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Early Detection Help to Treat Colon Cancer in the Black Community 
By Sentinel News Service 
Published March 2, 2022

 

 

Colorectal cancer is the third leading cause of cancer-related deaths in men and in women. (Courtesy photo)

 

Early Detection and Treatment Offer Best Hope to Treat Colon Cancer 

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March is Colorectal Cancer Awareness Month 

With March designated as Colorectal Cancer Awareness Month, it’s important to know how you can lower your risk of developing this potentially deadly, but treatable, disease that’s expected to claim about 52,580 lives this year.  

That’s especially true since colorectal cancer is the third leading cause of cancer-related deaths in men and in women in the United States, according to the American Cancer Society. It estimates there will be about 106,180 new cases of colon cancer this year.

Colon cancer is one of the most treatable cancers when detected and treated early, however.

“When colon cancer is found at an early stage, the survival rate can be as high as 90%” said Dr. Karl Kwok, an interventional gastroenterologist with Kaiser Permanente Southern California. “In fact, regular screenings can help detect advanced polyps that are precancerous, and enable us to remove them using techniques that do not require surgery.”

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Can colorectal cancer be prevented?
To a large extent, YES! Most cases of colon cancer are due to sporadic development of precancerous polyps that don’t cause symptoms for a long period of time.

“This is why screening is critical — the earlier we detect and remove these polyps, the less likely they can grow into an advanced polyp and ultimately turn into cancer,” Dr. Kwok explained. “Multiple studies have shown that precancerous colon polyp removal is protective against subsequent development of colon cancer.”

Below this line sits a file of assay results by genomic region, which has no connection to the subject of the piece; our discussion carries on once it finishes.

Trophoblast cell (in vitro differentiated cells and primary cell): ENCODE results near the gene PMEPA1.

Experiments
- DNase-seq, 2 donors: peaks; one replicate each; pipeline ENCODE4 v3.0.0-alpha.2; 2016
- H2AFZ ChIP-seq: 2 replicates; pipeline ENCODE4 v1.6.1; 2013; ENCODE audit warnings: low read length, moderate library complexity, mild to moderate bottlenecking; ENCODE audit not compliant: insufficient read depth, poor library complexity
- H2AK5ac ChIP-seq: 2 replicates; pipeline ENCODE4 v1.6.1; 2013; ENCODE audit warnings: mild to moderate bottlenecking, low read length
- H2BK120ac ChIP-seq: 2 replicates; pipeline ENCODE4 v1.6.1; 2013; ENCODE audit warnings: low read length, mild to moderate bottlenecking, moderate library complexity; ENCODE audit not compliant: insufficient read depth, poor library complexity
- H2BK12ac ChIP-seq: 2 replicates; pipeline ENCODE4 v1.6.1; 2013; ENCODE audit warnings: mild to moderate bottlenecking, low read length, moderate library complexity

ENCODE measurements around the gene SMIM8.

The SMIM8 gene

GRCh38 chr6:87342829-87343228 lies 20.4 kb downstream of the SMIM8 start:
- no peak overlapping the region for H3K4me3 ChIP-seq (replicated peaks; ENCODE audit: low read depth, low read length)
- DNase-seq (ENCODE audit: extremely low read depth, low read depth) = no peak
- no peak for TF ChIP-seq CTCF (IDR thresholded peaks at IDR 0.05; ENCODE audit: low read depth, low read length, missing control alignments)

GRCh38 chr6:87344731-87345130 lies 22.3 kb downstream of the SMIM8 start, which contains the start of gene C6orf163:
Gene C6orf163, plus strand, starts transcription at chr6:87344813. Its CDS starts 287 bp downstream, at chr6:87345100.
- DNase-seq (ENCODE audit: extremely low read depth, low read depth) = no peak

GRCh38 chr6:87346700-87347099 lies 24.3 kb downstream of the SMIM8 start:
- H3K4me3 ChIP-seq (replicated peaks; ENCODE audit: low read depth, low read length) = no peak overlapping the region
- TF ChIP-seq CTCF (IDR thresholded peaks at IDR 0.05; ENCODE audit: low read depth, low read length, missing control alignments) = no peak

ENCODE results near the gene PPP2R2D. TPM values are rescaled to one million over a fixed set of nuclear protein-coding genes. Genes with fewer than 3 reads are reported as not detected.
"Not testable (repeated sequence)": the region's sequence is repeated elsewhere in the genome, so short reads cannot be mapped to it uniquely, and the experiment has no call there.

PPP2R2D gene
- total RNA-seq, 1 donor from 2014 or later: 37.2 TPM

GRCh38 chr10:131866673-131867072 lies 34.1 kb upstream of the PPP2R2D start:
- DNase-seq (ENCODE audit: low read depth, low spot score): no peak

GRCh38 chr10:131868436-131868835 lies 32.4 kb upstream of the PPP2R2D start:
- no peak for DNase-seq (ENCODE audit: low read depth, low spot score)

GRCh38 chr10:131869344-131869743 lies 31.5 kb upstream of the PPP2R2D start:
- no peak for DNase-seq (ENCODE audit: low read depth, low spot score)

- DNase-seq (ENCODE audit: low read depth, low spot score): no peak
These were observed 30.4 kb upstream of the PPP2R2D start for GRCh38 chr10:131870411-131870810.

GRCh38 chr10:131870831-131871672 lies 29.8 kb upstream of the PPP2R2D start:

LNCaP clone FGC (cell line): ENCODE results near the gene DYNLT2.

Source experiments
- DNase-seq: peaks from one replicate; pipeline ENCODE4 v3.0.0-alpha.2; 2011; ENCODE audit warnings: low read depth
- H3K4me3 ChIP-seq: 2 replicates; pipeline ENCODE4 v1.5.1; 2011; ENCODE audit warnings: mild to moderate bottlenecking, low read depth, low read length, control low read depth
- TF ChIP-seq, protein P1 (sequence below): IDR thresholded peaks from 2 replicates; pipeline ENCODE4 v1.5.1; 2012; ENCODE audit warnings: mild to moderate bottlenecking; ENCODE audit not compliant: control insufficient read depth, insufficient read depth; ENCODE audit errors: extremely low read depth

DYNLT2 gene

What methods are used to screen people for colorectal cancer? 

Kaiser Permanente encourages those age 45 and older to undergo screening with one of the following options: 

  • A yearly at-home fecal immunochemical test, also known as FIT. 
  • For  those at average-risk, a sigmoidoscopy every five years. 
  • For those at average risk, a colonoscopy every 10 years. 

What risk factors increase a person’s chance of developing colorectal polyps or colorectal cancer? 

Some of the known risk factors for developing colon cancer include: 

  • Having a diet heavy in red meats and processed meats. 
  • Having a sedentary lifestyle. 
  • Being overweight or obese. 
  • Smoking and heavy alcohol use. 
  • Having a family history of colon cancer, especially a first-degree relative (mother, father, sibling, or child). 
  • Having a personal history of colorectal polyps or a personal history of inflammatory bowel disease, including Crohn’s disease or ulcerative colitis (a condition that causes chronic inflammation of the colon).

     

  • Your racial and ethnic background or your personal health history; for example, African- Americans have the highest colorectal cancer incidence; people with a history of kidney transplants, and people with Type 2 diabetes also have an increased risk of colorectal cancer. 

Kaiser Permanente offers much information about colorectal cancer and the screening process.  

 

Categories: Family | Health
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